Is There A Difference Between MP3 And FLAC?

The modern music industry offers a variety of music formats, among which even an experienced music lover cannot always figure it out. The better the music sounds, the more subscribers a particular music streaming service will get.

Music lovers of all countries have been arguing for many years – is it possible to distinguish high-quality MP3 from loseless (FLAC, APE, etc.) in a blind test? How much does compression loss affect the perception of music? Should I give up MP3?

By the early 1990s, experts already understood that the future of music was in digital. However, hard drives were expensive then, and amateurs preferred to store their music collections on cassettes and CDs. The researchers faced a problem: they needed a format suitable for storing records on computers. At the same time, every hundred kilobytes counted – you can slightly sacrifice quality compared to CDs, but save precious space on hard drives.

By the early 2000s, hard drives were growing exponentially, so other audio formats began to appear that provided lossless compression. Relatively speaking, an audio track of this format can be restored to the original WAV from a lossless CD. Perhaps the most popular lossless compression format was FLAC, introduced in 2001. It is suitable both for storing home audio collections and for playing music on professional equipment. However, a FLAC file can be 6 to 10 times “heavier” than a good quality MP3 (256 or 320 kbps).

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The vast majority of people, for natural anatomical reasons, cannot distinguish between high-quality MP3 320 kbps and FLAC (provided that both digital recordings are from the same source). Of course, if you compress MP3s more strongly, for example, up to 96 kbps, the difference will be clearly audible even in inexpensive headphones. But in the era of terabyte drives, no one listens to music with such compression.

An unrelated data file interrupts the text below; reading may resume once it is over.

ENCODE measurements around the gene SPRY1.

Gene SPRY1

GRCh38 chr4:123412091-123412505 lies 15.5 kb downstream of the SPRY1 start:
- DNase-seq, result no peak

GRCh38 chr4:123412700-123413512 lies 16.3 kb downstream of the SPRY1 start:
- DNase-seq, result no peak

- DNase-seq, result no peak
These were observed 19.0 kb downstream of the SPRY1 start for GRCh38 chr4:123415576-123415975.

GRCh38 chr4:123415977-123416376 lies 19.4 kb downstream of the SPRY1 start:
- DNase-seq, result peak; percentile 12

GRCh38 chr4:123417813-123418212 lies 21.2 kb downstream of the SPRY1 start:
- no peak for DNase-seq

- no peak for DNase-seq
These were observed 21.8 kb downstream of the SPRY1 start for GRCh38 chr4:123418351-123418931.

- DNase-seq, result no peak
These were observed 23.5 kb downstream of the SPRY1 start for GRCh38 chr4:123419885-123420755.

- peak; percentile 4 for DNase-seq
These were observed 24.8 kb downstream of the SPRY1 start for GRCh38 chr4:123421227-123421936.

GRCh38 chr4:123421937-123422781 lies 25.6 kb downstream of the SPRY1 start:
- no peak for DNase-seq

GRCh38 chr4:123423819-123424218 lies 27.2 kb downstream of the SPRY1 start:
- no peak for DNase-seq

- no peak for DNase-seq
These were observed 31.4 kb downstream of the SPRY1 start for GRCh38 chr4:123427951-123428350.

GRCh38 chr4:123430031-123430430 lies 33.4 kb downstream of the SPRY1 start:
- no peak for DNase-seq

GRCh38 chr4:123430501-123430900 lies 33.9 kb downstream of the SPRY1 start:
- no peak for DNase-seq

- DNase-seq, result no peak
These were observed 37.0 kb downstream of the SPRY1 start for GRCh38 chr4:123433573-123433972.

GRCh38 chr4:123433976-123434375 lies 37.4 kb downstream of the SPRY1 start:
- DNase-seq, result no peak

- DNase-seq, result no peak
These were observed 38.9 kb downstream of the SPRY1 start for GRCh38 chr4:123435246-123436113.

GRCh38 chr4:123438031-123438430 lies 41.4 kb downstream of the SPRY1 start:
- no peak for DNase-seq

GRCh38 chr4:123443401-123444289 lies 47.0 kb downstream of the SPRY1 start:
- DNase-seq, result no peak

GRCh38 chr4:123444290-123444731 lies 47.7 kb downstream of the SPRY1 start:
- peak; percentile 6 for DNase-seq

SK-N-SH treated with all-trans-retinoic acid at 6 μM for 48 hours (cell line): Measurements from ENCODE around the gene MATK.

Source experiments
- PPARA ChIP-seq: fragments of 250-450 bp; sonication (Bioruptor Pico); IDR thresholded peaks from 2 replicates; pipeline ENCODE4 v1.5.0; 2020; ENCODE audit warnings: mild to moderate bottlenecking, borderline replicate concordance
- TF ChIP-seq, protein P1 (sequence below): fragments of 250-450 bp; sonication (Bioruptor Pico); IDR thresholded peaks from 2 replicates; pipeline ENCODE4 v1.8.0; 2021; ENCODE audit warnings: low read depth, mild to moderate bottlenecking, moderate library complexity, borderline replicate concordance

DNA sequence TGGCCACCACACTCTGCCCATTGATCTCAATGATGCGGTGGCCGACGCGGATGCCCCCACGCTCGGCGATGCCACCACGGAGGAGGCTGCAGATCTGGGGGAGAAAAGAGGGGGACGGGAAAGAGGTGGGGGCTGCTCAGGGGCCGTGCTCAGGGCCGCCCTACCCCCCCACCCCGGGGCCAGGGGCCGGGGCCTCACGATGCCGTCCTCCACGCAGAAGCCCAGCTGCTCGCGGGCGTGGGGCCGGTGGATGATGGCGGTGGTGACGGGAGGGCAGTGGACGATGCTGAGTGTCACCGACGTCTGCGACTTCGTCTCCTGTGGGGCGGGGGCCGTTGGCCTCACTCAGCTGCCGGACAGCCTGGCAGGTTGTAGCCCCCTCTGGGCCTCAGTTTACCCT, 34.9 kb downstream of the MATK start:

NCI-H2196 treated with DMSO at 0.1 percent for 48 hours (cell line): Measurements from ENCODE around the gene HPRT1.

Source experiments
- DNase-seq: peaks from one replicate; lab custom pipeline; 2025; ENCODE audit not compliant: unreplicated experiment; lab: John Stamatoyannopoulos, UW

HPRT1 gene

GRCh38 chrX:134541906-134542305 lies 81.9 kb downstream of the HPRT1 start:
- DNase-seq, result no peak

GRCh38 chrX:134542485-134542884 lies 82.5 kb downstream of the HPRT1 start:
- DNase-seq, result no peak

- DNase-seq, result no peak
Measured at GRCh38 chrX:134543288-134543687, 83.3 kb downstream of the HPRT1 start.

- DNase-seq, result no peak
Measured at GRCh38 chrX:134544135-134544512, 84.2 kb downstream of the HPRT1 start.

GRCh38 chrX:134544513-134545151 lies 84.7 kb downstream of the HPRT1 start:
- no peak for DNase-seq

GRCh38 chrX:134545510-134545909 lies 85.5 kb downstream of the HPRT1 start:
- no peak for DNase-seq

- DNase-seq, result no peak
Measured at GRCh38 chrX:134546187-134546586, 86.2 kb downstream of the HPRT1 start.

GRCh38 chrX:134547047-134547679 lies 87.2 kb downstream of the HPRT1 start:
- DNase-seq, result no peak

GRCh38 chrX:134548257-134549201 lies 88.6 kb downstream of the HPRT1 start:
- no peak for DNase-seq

Of course, the equipment used for listening also has a significant impact on the perception of music. It is impossible to hear all the high frequencies in a symphony orchestra recording with $5 headphones, even if you have excellent hearing and high-quality recordings. However, many specialists are involved in mixing music, taking into account the capabilities of the most popular audio equipment among consumers.

And on pirate sites, there are also a lot of fake FLACs obtained by converting MP3s. At best, MP3 320 kbps is converted, but pirates make FLAC from 192 kbps recordings as well. The quality of such recordings can hardly be called acceptable.

Thus, we come to the obvious conclusion: the difference between high-quality MP3 and high-quality FLAC will be heard only by a trained music lover (most likely a young one, since after 40 years the audibility range narrows). At the same time, he will need quite expensive equipment to appreciate all the features of the sound. For the vast majority of inexpensive amateur equipment, MP3 with a bitrate of 256 kbps is enough: you won’t hear much difference from FLAC if the original recording source was of high quality.

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